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Canon EOS-1Ds Mark II announced
Tuesday, September 21, 2004 | by Rob Galbraith

The latest significant digital SLR announcement of the Photokina 2004 season is the EOS-1Ds Mark II. Announced today, the new model shares many of the same features and attributes of the EOS-1D Mark II, which Canon began shipping earlier this year.

The primary difference between the two cameras? Pixels. The EOS-1Ds Mark II has about double the number of them in each photo. At 16.61 million pixels, the EOS-1Ds Mark II's photos have the highest number of pixels ever to emerge from a 35mm-style digital SLR.

Canon is determined to stay in the lead in the digital SLR megapixel race, though it's clear from the marketing and technical documentation supplied to us by Canon USA that they view their competition to be medium format digital backs as much as other digital cameras living inside 35mm-style bodies. In fact, the EOS-1Ds Mark II's ability to shoot at 4 fps for up to 32 JPEG or 11 RAW CR2 frames in a burst, and an ISO range of ISO 100-1600 in 1/3 step increments (plus 50 and ISO 3200), means it's better-specified all-round than a number of both higher and lower resolution digital SLR's and medium format backs.

Canon EOS-1Ds Mark II

Pixels, Pixels Pixels

Did we mention that EOS-1Ds Mark II photos at full resolution contain 16.61 million pixels? That means an in-camera JPEG will open into Photoshop as a 47.5MB file, a RAW CR2 photo will open to the same size if processed into 8-bits per colour and a whopping 95.1MB if processed into 16-bits per colour. That's a lot of picture data.

A whack of pixels doesn't automatically translate into detailed, ultra-enlargeable photos. A poorly-designed optical low-pass filter in front of the sensor can rob a picture of resolution, while heavy-handed noise reduction processing in the camera's circuitry can do the same. The detail-per-pixel ratio of the 8.2 million pixel EOS-1D Mark II, however, is very good (weak in-camera sharpening notwithstanding). And with the exception of the increase in the sensor's physical dimensions and number of pixels, the EOS-1Ds Mark II's sensor design appears to be much the same as that of its lower-resolution twin.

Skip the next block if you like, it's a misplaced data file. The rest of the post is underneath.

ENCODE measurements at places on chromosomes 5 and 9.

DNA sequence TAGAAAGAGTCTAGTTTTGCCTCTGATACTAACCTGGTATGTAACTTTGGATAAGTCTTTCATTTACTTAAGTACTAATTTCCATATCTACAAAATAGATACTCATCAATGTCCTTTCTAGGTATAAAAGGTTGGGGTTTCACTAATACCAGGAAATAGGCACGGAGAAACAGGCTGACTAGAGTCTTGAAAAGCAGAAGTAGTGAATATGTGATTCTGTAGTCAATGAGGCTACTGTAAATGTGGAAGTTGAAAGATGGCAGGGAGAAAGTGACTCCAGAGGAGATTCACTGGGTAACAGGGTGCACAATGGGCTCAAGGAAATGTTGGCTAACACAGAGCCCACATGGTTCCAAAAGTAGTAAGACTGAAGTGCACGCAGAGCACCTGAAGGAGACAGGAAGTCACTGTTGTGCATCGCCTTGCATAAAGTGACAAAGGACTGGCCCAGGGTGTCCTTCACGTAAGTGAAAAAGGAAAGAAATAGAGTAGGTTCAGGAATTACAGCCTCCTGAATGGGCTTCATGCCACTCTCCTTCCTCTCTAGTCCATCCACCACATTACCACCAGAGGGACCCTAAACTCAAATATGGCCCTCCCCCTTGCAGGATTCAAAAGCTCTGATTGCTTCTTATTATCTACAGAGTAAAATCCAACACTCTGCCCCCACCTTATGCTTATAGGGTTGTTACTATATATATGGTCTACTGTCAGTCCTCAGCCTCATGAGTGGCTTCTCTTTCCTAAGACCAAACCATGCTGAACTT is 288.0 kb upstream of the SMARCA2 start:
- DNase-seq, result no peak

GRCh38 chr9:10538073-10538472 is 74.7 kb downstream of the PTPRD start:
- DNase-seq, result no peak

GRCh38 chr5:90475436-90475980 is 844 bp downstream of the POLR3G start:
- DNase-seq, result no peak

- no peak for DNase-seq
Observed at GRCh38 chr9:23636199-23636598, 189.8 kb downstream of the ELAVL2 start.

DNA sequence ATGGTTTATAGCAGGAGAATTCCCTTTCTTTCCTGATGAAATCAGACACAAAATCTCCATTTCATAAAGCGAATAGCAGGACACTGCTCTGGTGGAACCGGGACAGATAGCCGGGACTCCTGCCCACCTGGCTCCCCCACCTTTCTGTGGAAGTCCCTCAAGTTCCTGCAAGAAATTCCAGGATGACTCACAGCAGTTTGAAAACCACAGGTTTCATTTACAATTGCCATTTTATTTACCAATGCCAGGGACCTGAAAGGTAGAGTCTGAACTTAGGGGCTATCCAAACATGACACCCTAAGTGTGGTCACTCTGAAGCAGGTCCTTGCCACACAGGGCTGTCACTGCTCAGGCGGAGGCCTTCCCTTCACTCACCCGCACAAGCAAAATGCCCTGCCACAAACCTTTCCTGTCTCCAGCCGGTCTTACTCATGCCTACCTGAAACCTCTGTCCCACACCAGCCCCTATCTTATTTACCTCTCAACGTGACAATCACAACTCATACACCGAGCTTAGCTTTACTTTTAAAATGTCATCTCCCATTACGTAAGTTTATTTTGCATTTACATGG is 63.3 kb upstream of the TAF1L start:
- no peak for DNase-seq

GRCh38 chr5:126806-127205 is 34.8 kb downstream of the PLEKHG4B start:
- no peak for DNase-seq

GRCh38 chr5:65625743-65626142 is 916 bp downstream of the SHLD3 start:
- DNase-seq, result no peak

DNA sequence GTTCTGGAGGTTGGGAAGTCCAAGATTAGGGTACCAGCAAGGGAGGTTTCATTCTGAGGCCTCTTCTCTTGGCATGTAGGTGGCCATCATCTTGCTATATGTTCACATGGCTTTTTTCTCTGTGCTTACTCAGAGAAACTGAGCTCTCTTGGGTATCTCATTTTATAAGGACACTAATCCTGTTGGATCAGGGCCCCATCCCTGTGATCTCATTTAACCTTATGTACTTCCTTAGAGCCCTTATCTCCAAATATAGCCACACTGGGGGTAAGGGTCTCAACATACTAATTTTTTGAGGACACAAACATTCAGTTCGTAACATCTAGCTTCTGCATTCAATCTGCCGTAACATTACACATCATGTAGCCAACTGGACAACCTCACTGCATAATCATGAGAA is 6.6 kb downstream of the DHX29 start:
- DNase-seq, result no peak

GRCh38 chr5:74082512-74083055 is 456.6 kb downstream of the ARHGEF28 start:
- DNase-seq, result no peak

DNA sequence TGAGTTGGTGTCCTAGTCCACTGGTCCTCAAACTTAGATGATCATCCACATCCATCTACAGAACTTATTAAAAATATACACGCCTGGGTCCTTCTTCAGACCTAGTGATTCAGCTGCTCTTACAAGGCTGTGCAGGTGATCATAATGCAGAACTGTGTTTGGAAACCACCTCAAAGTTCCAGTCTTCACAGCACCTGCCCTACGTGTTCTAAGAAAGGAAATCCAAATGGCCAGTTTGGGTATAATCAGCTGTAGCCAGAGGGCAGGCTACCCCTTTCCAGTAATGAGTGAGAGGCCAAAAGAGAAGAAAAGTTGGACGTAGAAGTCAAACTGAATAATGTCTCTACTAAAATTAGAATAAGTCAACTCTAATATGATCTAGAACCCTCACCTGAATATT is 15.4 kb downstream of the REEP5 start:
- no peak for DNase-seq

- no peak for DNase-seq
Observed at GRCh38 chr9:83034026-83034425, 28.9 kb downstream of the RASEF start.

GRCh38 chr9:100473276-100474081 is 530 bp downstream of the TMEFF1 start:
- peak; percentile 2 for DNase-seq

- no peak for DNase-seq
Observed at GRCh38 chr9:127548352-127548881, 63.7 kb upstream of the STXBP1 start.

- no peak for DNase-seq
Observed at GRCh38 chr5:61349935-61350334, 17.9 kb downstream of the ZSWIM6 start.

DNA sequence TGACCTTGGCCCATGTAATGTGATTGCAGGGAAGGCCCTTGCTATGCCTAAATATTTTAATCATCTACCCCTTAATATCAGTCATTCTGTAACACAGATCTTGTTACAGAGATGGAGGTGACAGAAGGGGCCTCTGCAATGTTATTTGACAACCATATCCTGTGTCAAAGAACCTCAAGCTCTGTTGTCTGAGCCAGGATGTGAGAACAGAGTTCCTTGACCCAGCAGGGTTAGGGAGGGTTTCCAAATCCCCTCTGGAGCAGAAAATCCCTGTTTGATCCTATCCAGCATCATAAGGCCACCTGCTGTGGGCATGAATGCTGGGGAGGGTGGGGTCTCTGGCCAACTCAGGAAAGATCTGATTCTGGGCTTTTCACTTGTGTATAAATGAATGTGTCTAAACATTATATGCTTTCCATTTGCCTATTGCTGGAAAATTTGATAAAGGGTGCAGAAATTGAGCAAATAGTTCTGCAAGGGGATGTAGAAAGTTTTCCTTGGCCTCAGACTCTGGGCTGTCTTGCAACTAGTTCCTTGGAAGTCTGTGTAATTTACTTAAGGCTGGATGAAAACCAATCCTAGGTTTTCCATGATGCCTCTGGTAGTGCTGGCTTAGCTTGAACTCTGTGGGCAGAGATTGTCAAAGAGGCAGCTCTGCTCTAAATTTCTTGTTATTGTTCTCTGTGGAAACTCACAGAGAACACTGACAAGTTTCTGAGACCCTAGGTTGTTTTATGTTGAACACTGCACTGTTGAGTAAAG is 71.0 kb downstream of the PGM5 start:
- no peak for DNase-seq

Given that, we're optimistic that more than 16 million Canon-designed image pixels spread across a CMOS sensor the size of a 35mm film frame is going to add up to a substantial increase in detail-resolving capability over the EOS-1Ds. That said, we haven't seen files from the EOS-1Ds Mark II as yet, so we hope our optimism is properly rewarded when pictures from the camera emerge into the public domain.

The remainder of the EOS-1Ds Mark II is mostly a known quantity, at least to owners of the EOS-1D Mark II. Body design is identical; only the gold-coloured 1Ds and Mark II DIGITAL name badges on the front hint at the more-studly sensor lurking inside (the EOS-1D Mark II's name badges are silver in colour). The EOS-1Ds Mark II's E-TTL II flash metering and 21-zone ambient metering are the same. it also accepts the same NP-E3 NiMH battery. The 2.0 inch, 230,000-dot rear LCD (and the menus and image review modes within), the dual card slots (one each for CompactFlash and SD), the FireWire, video out and USB (for direct printing) connectors are all ported directly from the EOS-1D Mark II.

EOS-1Ds Mark II - EOS-1D Mark II Differences

The differences between the two models, then, appear to be driven mostly by the larger, higher-resolution sensor. We've mentioned several of these differences already. Here's a more complete summary, with some EOS-1Ds information rolled in too:

Frame rate Though the sensors in both cameras feature simultaneous readout of the sensor data across 8 channels, about twice as many pixels to read in the new model translates into about the half the frame rate, at 4 fps maximum for the EOS-1Ds Mark II vs 8.5 fps for the EOS-1D Mark II. This compares favourably to the EOS-1Ds' 3 fps; Canon has managed to up both the number of pixels and the frame rate in the EOS-1Ds replacement.

Burst depth Burst depth is also affected. The official specification for the EOS-1D Mark II is 40 JPEG and 20 RAW CR2 (though both these numbers are higher than the camera's actual full-speed burst depth). The official specification for the EOS-1Ds Mark II is 32 JPEG and 11 RAW CR2. If these numbers are indicative of the camera's real world capability, then JPEG burst depth will be ample while RAW burst depth should be usable for even candid wedding sequences and other action. Both specifications are up from the official - and actual - 10 JPEG and 10 RAW burst depth numbers of the EOS-1Ds.